He blinked.

He took a breath in. The air was stifling humid. He was in his parents house back in India.
“Tears aren’t going to help anything…” the man said. It was his dad.
“Please, I’m trying my level best to help you understand,” his mother said, wiping her cheeks, “I waited so long to have him. The boys will never be this age again. We can’t just send him away – he’s eight. He won’t get to spend time with his brother. We won’t tell them not to fight. We won’t know what girl he likes. We won’t read his silly little stories or see his drawings or be able to comfort him at night. Why don’t you care?” She touched his shoulder. He casually pushed it off by reaching into his pocket for a cigarette.
“I do. I just…this is the way it has to be. Crying won’t help.” He lit up and took a drag.
“I wish you would quit. It’s not good for your health.”
“I know,” he answered. “He needs a good education.” The words were temperate, but, having made up his mind, he turned and walked away.

“See, Mr. Dali. Dad was right. I turned out fine. It’s fucking hot here. I want to go home and take a shower.”
“Thank god we’re not doing A Tale of Two Cities, we’d already be beheaded…well, on with it then…..”

“Great….Christmas present…..the whole premise of christmas is ridiculous to begin with.”
“We’re not doing this for those crazy christians. Think of this as an Archetypal Advent. A Freudian Festivus. Think of yourself as a man for all seasons! Know your history, son. ” He gave him a slap on the back for emphasis.
“Are you stoned?”
Dali was twirling his moustache again. “You should have stuck with her.”
“Her. You know, the single mother, the divorce, the socially unacceptable one. The thing that was supposed to teach you so much. It might have if you had let it. She loved you in spite of yourself.” Dali nodded toward the woman sitting at the table in front of them. He was too busy stared at himself sitting across from her. Did his hair really recede that far? He was tapping away on a tiny little computer.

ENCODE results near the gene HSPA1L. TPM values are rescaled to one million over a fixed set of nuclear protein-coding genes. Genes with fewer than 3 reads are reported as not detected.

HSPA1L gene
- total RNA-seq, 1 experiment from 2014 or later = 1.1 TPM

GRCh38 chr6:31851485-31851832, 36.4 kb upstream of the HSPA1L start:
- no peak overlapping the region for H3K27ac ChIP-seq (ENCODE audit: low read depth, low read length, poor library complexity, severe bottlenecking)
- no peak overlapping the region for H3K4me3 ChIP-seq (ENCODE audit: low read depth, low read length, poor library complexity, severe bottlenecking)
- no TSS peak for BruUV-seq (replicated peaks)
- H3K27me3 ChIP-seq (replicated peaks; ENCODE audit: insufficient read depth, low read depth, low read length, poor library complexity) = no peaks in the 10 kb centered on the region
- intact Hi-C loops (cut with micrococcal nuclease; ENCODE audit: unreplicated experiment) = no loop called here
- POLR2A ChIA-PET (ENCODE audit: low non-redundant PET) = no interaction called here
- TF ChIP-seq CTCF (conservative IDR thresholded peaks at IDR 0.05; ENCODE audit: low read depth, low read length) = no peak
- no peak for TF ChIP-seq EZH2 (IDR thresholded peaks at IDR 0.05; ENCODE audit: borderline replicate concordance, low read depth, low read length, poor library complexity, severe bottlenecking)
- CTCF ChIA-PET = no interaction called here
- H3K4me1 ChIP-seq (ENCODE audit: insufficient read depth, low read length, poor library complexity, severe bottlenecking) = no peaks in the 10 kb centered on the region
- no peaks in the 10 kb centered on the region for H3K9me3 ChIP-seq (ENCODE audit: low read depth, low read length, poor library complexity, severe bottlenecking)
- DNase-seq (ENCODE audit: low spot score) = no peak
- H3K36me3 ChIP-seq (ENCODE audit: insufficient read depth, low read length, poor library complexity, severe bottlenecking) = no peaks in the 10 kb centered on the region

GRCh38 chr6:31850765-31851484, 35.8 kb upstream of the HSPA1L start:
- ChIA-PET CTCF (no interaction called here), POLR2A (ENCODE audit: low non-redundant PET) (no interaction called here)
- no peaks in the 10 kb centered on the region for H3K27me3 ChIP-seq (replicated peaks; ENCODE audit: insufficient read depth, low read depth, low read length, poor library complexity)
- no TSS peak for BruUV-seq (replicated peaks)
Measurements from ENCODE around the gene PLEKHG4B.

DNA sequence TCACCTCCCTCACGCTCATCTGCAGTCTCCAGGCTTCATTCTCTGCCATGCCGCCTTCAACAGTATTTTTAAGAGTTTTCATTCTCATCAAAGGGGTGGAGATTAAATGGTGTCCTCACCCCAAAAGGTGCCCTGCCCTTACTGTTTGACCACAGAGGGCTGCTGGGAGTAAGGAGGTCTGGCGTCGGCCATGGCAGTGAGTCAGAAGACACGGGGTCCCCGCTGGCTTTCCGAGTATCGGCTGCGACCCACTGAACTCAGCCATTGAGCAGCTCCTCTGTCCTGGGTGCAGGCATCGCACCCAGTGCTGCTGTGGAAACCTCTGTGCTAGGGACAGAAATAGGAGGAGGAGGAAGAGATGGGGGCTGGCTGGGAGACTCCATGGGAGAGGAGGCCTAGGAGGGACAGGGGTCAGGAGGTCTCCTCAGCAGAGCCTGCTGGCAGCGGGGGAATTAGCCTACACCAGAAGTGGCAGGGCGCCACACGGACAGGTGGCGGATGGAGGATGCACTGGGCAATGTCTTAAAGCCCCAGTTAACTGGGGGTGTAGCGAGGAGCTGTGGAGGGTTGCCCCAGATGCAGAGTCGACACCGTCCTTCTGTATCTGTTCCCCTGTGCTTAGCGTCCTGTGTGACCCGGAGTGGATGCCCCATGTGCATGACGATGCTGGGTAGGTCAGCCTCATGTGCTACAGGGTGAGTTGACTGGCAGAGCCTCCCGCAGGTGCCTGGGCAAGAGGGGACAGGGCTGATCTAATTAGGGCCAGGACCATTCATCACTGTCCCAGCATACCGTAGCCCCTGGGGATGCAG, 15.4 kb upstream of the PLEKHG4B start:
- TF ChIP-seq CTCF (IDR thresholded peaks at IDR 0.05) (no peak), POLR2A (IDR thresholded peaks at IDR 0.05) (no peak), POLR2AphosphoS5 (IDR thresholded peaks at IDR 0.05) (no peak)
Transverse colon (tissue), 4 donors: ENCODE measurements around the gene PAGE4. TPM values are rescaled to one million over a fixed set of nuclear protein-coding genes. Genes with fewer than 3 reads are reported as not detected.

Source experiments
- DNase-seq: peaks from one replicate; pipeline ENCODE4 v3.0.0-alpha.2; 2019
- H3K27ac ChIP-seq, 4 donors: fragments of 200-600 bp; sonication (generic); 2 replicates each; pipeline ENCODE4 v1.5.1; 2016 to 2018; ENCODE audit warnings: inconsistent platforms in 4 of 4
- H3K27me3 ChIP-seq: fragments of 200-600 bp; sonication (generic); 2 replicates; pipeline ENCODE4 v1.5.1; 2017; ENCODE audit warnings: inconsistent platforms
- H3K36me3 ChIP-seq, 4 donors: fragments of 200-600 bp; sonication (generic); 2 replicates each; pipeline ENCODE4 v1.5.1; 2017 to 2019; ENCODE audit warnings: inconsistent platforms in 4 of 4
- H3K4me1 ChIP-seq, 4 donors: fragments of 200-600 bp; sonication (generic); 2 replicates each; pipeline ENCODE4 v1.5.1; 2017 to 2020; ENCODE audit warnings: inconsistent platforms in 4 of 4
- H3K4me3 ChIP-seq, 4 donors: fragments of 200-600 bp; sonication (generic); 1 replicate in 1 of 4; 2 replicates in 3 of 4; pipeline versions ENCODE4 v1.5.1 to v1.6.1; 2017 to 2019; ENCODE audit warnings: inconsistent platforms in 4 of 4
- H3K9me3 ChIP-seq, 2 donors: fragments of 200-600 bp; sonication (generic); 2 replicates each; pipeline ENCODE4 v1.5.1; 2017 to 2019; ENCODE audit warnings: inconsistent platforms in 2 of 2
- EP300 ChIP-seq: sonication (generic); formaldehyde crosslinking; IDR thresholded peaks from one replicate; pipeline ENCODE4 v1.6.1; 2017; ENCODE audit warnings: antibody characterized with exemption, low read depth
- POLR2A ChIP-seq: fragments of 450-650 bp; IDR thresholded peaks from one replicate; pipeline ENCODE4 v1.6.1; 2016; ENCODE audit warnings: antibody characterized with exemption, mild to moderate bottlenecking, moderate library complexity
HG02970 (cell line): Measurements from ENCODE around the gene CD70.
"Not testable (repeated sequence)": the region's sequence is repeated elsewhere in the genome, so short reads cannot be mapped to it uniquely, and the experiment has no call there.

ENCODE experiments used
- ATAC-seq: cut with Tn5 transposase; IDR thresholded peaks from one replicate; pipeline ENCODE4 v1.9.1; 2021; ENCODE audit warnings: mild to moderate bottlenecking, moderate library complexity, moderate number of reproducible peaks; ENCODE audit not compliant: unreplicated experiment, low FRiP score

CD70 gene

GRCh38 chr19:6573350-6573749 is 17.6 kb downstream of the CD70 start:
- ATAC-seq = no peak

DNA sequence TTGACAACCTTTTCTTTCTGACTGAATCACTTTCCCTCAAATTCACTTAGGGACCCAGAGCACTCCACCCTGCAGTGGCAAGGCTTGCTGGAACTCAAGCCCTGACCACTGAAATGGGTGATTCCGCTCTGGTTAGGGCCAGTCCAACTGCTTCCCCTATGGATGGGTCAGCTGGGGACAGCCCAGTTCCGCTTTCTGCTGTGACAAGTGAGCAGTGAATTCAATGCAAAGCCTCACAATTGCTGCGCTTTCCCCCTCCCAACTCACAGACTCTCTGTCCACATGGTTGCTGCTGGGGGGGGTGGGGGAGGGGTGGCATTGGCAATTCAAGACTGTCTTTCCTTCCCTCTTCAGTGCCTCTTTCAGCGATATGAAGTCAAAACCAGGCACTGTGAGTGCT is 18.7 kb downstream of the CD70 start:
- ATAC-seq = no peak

“Try it now,” he said, sliding it back across the table to her.
“Worked. Thanks. Always helps to have an IT guy around.” She smiled at him.
“I guess that’s what I am,” he mumbled.
“I like you fine the way you are.”

“Hey! This isn’t the present!” He sneered.
“Yes, I know. But it was a revealing moment for you.” Dali grabbed his arm, laughing, “look again. This time look at her, you narcissistic little shit.”

Now she was sitting on the couch with her son.
“I made him a picture for Christmas.” The boy said, holding it up for his mom.
“I don’t think he will be coming back anytime soon.”
“Why not?
“He wasn’t ready.”
“Oh….” There was a long pause. “Ready for what?”
“For life. To be a part of our lives.” There was a tear trying to get out. She let it.
“That makes me sad, Mom. Will he be back any time later?” He was only eight. He didn’t care to hold back his little tears just yet either.
“I don’t know…..maybe never. You can’t make someone ready.” She thought for a minute. “Maybe no one is ever really ready. Maybe that’s what the holidays really celebrate is our unpreparedness. Another year of muddling through. Another year of jumping into the unknown.”
“Oh. That sounds yucky.”
“No.” She smiled and hugged him close, “Ok. Yeah. Sometimes it is. But it also sounds like an adventure.”
“I should have gotten him a compass….”
“How about if we get ourselves one for sailing this summer?”
“Yeah. Oh, and Mom. I want to make a laser gun too….”

“Perhaps you should have told her this…” Dali pointed at him, made a circle with his fingers and then pointed to himself. “you complete me,” he mouthed.
It was met with a silent stare.
“Too much?…. I have been accused of being a little too wow…”
A silent stare.
“Tom Cruise isn’t my favorite either.” Dali admitted with a shrug.
“It wasn’t meant to be a girlfriend thing. I tried to tell her that. My parents would never have accepted her son.” He searched around to see if he had a cigarette in the pocket of his boxers then gave up, realizing he was wearing boxers. “Anyway, what is your point?”